Jonathan V. Last, writing in the Wall Street Journal:
In 2004, the United Nations published demographic projections suggesting that the world in general, and the West in particular, was in real trouble: Persistently low fertility meant that the population of most industrialized nations would shrink in the coming decades. The U.N. report seemed to crystallize decades of increasingly gloomy predictions.
In order for a country to maintain a steady population, it needs a fertility rate of 2.10. If the rate is higher, the country's population grows; lower and it shrinks. Since the late 1960s, fertility rates in every corner of the world have been falling, fast. While demographers once worried about overpopulation, a hysteria rooted in 1960s and 1970s Malthusianism, the exact opposite occurred. Fertility rates were so low that the world's population would wind up contracting. Forty years of falling fertility put nearly every First World country on the path toward shrinkage—and the plummeting fertility in developing nations meant that the Third World would not be far behind.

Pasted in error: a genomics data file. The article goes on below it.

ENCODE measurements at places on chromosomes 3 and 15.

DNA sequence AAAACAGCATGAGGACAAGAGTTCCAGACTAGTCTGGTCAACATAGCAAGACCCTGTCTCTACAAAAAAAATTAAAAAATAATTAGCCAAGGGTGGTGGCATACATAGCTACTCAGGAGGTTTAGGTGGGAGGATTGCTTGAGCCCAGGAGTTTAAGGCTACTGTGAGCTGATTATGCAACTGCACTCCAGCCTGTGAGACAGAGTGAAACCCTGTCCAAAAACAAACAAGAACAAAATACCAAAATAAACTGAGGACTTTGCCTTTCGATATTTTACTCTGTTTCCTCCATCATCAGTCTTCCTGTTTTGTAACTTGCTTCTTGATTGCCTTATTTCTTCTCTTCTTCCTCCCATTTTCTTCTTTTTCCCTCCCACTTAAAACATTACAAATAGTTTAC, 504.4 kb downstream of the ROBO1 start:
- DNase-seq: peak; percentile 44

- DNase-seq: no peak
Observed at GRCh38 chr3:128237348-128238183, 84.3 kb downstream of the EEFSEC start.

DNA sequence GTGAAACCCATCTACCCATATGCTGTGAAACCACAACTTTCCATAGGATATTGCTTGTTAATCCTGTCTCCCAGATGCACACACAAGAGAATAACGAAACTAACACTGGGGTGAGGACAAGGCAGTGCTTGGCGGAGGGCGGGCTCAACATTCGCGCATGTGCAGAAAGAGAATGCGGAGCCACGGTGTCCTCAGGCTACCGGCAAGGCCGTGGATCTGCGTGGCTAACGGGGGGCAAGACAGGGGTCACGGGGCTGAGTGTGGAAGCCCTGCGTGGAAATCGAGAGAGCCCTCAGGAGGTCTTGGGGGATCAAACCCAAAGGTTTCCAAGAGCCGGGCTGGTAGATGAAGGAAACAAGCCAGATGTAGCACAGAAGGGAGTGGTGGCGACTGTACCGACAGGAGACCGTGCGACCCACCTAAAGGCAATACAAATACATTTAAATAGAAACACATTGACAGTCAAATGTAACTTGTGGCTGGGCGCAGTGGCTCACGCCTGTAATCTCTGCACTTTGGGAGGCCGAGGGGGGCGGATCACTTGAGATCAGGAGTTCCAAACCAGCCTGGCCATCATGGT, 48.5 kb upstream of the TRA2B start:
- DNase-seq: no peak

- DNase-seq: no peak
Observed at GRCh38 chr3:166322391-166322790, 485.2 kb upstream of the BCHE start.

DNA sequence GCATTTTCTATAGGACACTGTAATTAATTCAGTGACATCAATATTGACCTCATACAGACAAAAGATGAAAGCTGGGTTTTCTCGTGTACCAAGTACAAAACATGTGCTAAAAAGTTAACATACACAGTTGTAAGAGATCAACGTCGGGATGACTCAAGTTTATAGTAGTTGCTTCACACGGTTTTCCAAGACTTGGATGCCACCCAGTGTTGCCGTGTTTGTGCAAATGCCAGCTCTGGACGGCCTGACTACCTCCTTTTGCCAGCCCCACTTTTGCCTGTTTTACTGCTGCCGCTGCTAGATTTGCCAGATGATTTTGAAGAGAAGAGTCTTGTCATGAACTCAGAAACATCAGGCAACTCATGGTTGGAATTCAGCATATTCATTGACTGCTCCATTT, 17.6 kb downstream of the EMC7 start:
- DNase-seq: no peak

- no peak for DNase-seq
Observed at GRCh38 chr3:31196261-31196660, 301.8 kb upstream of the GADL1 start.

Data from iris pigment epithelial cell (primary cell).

There was much hand-wringing. Japan, for instance, was projected to fall to a population of 112 million in 2050, from 128 million in 2005. Italy would shrink to 51 million from 58 million. Poland would go to 32 million from 39 million, and so forth. Total world population by 2050, the U.N. predicted, would be 9.1 billion, with the rate of growth slowing to a crawl and global contraction just a decade or two away. Historically, population contraction has never been accompanied by prosperity. We have only witnessed it at times of great upheaval—during the decline of the Roman Empire, or as the Black Death swept Europe.
In recent years, nearly every demographic study has painted a dire picture of the world's changing demographics. Yet when the U.N. issued its latest report this past May, it seemed almost sunny.
Whole thing here.